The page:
Today’s Challenge: Share A Writers’ Secret

Books

 

 

joeRecently someone challenged me to offer up a writer’s secret, something we don’t even talk about with other. So here’s one. Many of the writers I’ve met are addicted to covetously measuring the success of others.

We don’t mean to, but the yardsticks of style, intellect and erudition can prove obsessive. We don’t care about who came up with a good plot though, because frankly anyone who’s watched TV can do that. We admire technically skilled writers for clarity and concision. It’s why at any gathering of fiction writers nobody talks about their work. The subject is forbidden.

Why are we so fascinated with this social order? Because a look at the Amazon bestsellers page will make any author throw up in their mouth a bit.

Cookery books, diet books, books about babies and hygge and whether you have the right body image. (When I’m in London I have to walk past Joe Wicks’ healthy, TV presenter-friendly face every morning – he’s in the window of Pan McMillan telling us we should all be lean. He’s about 15 for Christ’s sake.) General fiction is dominated by books about women who have affairs and hilariously, another novel called ‘The Girl on the Train’ which presumably very stupid people like the woman on BBC Question Time who said she voted Brexit because of bananas are mistaking for the other one.

And while we may frown on Dan Brown and whoever it was who wrote ‘The Girl On The Train’ because they were more successful on more limited skills, we fail to appreciate why they were more successful. (Ie. precisely because they have more limited skills.) They’re not outrunning their readers. Sometimes you need to put down War and Peace and play Angry Birds. It’s something many of of us struggle to do.

In my spare time I’ve been working on a thriller for four years, on and off, and looked through the notes last night – 12 rewrites, 14 discarded endings, 22 discarded subplots, 8 discarded characters. Dialling down the prose has been the hardest thing I’ve ever done. Lee Child and Jo Nesbo, whom I regard to be the masters of this art, drop into a mindset I struggle to access.

I have one list of writers whose prose I admire (many of them will be found in October’s ‘The Book Of Forgotten Authors’) and another whose prose I struggle with. The former list runs into hundreds, from Dickens and Forster to Gary Indiana and Margaret Millar, while the latter includes Brett Easton Ellis and Haruki Murakami.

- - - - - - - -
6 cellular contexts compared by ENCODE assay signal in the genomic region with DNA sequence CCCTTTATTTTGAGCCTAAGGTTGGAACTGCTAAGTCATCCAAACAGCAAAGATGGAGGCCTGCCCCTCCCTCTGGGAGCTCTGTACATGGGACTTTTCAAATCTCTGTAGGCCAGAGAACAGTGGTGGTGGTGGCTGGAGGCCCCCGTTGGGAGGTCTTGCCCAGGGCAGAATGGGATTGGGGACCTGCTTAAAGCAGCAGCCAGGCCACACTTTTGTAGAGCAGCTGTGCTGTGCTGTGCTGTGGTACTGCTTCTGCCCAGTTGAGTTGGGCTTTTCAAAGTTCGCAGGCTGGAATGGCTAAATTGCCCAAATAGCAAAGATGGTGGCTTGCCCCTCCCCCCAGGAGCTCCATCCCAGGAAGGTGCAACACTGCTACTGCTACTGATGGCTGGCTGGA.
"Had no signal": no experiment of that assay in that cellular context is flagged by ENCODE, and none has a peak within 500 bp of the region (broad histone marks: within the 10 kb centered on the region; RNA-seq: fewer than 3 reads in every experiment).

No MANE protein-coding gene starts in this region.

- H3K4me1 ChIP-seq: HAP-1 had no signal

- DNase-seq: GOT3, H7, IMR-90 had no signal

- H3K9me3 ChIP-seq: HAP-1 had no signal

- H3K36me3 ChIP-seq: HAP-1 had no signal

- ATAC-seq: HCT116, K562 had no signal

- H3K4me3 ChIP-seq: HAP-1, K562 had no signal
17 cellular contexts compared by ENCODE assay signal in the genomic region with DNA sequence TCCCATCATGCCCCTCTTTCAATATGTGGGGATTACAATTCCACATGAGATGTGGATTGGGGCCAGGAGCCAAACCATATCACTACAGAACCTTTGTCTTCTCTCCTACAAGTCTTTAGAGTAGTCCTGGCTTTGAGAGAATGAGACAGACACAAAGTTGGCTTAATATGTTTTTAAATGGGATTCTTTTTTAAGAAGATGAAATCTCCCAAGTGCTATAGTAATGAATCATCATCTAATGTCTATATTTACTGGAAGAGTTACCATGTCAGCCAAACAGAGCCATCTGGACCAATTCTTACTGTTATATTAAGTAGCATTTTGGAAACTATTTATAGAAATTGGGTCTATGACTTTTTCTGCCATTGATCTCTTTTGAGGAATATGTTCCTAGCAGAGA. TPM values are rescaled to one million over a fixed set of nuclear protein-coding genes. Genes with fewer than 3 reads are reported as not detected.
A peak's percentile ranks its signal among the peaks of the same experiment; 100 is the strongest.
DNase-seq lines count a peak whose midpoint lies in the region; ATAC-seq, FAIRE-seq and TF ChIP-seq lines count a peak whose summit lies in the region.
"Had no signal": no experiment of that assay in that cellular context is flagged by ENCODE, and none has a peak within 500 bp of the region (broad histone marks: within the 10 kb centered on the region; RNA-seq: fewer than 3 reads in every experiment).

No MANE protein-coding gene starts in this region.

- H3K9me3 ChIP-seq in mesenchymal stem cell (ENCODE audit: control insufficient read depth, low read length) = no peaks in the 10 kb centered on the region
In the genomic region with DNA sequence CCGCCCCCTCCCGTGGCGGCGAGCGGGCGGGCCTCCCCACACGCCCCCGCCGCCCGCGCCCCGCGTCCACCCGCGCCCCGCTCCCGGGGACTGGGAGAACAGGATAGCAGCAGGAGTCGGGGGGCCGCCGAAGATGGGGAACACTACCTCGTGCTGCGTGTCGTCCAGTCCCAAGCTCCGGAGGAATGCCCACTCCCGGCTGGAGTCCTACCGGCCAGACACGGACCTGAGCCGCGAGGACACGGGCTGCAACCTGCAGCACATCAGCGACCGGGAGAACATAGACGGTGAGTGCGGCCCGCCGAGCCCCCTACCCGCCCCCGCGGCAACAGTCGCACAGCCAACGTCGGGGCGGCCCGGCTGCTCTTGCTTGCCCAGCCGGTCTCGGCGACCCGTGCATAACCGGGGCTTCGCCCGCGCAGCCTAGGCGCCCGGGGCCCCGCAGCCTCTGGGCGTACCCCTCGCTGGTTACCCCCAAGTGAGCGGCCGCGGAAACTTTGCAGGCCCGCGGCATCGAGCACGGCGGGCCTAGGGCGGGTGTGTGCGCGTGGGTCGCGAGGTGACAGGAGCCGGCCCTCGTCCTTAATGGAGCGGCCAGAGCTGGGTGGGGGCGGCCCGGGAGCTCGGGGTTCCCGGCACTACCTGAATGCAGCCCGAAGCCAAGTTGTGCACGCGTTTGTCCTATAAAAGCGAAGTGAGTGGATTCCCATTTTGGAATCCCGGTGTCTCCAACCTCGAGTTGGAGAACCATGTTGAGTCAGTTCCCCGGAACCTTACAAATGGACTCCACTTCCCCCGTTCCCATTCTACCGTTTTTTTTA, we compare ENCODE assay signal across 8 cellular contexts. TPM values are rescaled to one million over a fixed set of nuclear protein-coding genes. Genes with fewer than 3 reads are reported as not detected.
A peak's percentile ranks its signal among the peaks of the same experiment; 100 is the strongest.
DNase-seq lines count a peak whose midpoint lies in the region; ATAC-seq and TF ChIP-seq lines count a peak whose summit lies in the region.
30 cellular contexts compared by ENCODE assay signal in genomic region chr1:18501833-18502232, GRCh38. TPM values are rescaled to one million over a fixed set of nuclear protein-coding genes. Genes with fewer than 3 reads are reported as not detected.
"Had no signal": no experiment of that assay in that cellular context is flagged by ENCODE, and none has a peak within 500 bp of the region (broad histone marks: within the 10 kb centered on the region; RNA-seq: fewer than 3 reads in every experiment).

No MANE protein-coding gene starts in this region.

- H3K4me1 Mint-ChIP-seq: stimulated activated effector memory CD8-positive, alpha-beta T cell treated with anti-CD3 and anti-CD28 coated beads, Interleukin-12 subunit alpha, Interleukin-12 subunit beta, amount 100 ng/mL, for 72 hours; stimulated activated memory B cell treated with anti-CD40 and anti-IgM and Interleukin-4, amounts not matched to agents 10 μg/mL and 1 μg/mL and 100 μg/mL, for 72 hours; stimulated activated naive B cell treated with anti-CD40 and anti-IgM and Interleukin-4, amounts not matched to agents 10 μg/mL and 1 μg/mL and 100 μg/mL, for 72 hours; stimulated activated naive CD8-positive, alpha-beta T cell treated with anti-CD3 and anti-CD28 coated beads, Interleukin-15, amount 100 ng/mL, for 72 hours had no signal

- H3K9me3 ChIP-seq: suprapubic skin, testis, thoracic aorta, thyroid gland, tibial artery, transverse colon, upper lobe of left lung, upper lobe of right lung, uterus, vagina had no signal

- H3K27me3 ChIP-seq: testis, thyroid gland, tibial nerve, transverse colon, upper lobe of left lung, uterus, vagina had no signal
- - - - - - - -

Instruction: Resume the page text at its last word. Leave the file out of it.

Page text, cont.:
I buy a lot books but my reading list tends towards the outré. I was recommended this by my pal Porl, who is probably the only other person in Britain who’s heard of it. It’s great.

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As a writer, the worst things you can be are a/ too clever and b/a good all-rounder. In the social order of writers there’s one other problem; literary fiction, which gets its own classification as opposed to ‘genre fiction’, which is anything that you can describe in a word – crime, mystery, humour, romance, horror, SF etc.

Literary success haunts some writers like Banquo’s ghost. Everybody likes it (it especially makes agents and publishers look good) but nobody reads it. The moral of all this? Do what you’re good at and be happy doing it.

6 comments on “Today’s Challenge: Share A Writers’ Secret”

  1. Marty Church says:

    Strange Tide was wonderful (as are all your books). I love the esoteric history and convoluted plots. I have to look up words about every ten pages, which is an education. Thanks for the emotional resolution for a few of the characters.
    Long live Bryant & May!

  2. Roger says:

    Is it fair to say Haruki Murakami is an author whose prose you struggle with when – I presume – you read him in translation?
    “Challenging” prose can be enjoyable – I’m a devotee of Henry James’s later novels – but it’s very easy to go wrong with. I won’t list the authors I can think of, out of kindness.

  3. admin says:

    I think I’m always aware of the growing weight of novels I still have to read and give up more easily than when I was young.

  4. Peter Dixon says:

    I always loved Alan Coren’s explanation for his first collection of articles ‘Golfing for Cats’. It had a swastika on the cover.
    He explained that, after months of research (pre-internet days), it was proven that books with the words ‘golf’ or ‘cats’ in the title, or with a swastika on the cover artwork outsold everything else by miles. Imagine if he’d been living now.

  5. Helen Martin says:

    I tried Murakami – in translation, yes – and did give up. It may have been a bad week but I think you need a familiarisation course in Japanese literary conventions to make it a little easier (and I hope it was Murakami I struggled with – it was some time ago.)
    Translation. We have mentioned this before. Publishers (or authors) have to be careful in choosing a translator because you want the translation to transmit the same emotion as the original. That may entail a very different vocabulary than the original and the whole enterprise becomes a bit of a balancing act. There was a book which started in Europe “The Hundred Year Old Man Who Climbed Out the Window – was that it? European readers laughed themselves onto the floor. Dan Terrell read it and was disappointed because it just wasn’t terribly funny. His wife read it in German and said it was really funny, but when she read part of the English version she agreed that it certainly “lost something in the translation.” Perhaps they needed a different translator.

  6. John Griffin says:

    Saw them on B&W TV when little – Wilson, Keppel & Betty, at least one of the versions of them. Will look for the book.

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